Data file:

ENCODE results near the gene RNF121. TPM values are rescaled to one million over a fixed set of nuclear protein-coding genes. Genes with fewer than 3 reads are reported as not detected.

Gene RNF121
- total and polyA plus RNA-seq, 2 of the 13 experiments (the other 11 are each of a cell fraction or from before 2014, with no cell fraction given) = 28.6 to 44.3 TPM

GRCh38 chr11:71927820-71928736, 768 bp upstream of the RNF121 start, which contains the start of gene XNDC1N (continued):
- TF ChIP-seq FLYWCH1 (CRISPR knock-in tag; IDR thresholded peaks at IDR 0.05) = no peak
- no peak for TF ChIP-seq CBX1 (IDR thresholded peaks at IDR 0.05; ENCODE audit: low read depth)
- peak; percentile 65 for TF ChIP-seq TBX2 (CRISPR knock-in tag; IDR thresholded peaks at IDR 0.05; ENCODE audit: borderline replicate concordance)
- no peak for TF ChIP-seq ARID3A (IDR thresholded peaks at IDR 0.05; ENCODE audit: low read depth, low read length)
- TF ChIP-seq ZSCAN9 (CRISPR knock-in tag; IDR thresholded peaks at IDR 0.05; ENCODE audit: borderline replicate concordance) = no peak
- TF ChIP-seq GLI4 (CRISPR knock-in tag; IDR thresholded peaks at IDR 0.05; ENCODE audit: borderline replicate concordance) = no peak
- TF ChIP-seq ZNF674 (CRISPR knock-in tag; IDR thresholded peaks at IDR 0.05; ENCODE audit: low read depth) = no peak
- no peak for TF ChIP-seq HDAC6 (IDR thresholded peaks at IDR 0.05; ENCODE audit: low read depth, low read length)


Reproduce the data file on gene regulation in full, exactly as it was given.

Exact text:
ENCODE results near the gene RNF121. TPM values are rescaled to one million over a fixed set of nuclear protein-coding genes. Genes with fewer than 3 reads are reported as not detected.

Gene RNF121
- total and polyA plus RNA-seq, 2 of the 13 experiments (the other 11 are each of a cell fraction or from before 2014, with no cell fraction given) = 28.6 to 44.3 TPM

GRCh38 chr11:71927820-71928736, 768 bp upstream of the RNF121 start, which contains the start of gene XNDC1N (continued):
- TF ChIP-seq FLYWCH1 (CRISPR knock-in tag; IDR thresholded peaks at IDR 0.05) = no peak
- no peak for TF ChIP-seq CBX1 (IDR thresholded peaks at IDR 0.05; ENCODE audit: low read depth)
- peak; percentile 65 for TF ChIP-seq TBX2 (CRISPR knock-in tag; IDR thresholded peaks at IDR 0.05; ENCODE audit: borderline replicate concordance)
- no peak for TF ChIP-seq ARID3A (IDR thresholded peaks at IDR 0.05; ENCODE audit: low read depth, low read length)
- TF ChIP-seq ZSCAN9 (CRISPR knock-in tag; IDR thresholded peaks at IDR 0.05; ENCODE audit: borderline replicate concordance) = no peak
- TF ChIP-seq GLI4 (CRISPR knock-in tag; IDR thresholded peaks at IDR 0.05; ENCODE audit: borderline replicate concordance) = no peak
- TF ChIP-seq ZNF674 (CRISPR knock-in tag; IDR thresholded peaks at IDR 0.05; ENCODE audit: low read depth) = no peak
- no peak for TF ChIP-seq HDAC6 (IDR thresholded peaks at IDR 0.05; ENCODE audit: low read depth, low read length)